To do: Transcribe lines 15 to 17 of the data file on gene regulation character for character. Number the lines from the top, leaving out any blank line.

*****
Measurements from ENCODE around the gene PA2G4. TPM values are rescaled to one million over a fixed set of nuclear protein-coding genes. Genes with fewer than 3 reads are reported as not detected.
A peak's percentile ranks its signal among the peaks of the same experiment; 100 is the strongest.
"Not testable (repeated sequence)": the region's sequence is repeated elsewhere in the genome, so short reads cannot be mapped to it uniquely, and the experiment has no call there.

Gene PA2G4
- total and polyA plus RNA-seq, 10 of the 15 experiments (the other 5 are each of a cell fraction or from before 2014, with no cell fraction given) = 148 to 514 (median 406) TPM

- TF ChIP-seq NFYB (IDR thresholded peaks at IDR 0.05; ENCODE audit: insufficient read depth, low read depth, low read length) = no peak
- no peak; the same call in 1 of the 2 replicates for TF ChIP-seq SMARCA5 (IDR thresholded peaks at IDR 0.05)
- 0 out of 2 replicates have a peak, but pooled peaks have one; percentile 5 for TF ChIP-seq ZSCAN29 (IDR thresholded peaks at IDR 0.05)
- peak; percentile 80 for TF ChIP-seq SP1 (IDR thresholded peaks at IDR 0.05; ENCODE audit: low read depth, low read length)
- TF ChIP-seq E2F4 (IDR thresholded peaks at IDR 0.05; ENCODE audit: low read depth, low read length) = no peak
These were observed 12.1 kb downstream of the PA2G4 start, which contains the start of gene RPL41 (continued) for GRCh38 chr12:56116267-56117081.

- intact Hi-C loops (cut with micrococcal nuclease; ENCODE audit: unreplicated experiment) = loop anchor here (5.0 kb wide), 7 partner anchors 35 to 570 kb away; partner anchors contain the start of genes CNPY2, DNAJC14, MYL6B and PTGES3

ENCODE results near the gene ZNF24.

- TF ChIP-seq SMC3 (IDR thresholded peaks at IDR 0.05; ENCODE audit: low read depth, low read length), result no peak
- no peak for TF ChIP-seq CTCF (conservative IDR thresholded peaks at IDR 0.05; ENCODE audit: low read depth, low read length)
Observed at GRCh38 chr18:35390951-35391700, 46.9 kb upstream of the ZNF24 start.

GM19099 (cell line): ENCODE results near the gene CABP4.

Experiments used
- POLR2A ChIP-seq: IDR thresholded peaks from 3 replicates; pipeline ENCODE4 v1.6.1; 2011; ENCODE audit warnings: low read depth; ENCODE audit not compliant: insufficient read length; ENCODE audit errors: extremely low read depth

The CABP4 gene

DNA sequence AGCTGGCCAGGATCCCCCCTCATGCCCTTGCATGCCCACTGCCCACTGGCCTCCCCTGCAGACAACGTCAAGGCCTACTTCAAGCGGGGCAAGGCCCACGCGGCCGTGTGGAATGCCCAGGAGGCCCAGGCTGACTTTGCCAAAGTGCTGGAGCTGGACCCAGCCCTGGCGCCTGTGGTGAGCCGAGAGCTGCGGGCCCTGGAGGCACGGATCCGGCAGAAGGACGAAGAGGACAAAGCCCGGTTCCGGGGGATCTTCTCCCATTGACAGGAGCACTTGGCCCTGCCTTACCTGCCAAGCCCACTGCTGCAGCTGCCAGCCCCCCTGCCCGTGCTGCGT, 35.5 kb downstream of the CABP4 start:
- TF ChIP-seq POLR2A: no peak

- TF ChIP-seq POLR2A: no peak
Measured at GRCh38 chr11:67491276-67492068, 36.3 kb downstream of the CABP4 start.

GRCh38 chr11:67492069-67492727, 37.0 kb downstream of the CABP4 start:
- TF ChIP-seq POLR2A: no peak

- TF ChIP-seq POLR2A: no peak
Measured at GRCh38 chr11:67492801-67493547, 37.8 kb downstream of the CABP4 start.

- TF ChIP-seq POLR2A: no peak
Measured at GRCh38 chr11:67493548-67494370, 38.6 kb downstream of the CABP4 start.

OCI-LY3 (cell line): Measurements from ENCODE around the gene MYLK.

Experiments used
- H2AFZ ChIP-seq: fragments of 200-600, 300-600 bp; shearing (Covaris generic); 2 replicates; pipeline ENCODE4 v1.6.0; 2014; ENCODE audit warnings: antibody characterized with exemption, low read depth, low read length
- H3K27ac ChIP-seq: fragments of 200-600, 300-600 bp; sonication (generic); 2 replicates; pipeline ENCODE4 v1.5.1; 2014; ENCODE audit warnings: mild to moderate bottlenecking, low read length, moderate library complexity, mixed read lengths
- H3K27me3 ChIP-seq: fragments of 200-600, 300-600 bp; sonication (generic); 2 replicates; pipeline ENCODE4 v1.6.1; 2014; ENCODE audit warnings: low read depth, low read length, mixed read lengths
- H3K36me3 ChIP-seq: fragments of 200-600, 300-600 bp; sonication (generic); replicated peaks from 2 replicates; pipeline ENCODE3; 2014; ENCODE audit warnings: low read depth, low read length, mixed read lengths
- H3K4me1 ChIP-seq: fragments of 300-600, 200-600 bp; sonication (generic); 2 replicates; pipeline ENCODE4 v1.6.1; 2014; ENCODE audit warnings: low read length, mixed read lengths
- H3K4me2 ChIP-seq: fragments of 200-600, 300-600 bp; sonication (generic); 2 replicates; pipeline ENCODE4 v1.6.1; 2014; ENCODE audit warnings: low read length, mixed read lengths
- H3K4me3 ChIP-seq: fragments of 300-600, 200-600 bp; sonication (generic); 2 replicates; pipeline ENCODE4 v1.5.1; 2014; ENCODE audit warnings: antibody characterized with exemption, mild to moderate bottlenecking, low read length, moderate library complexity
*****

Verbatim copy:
- no peak for TF ChIP-seq CTCF (conservative IDR thresholded peaks at IDR 0.05; ENCODE audit: low read depth, low read length)
Observed at GRCh38 chr18:35390951-35391700, 46.9 kb upstream of the ZNF24 start.

GM19099 (cell line): ENCODE results near the gene CABP4.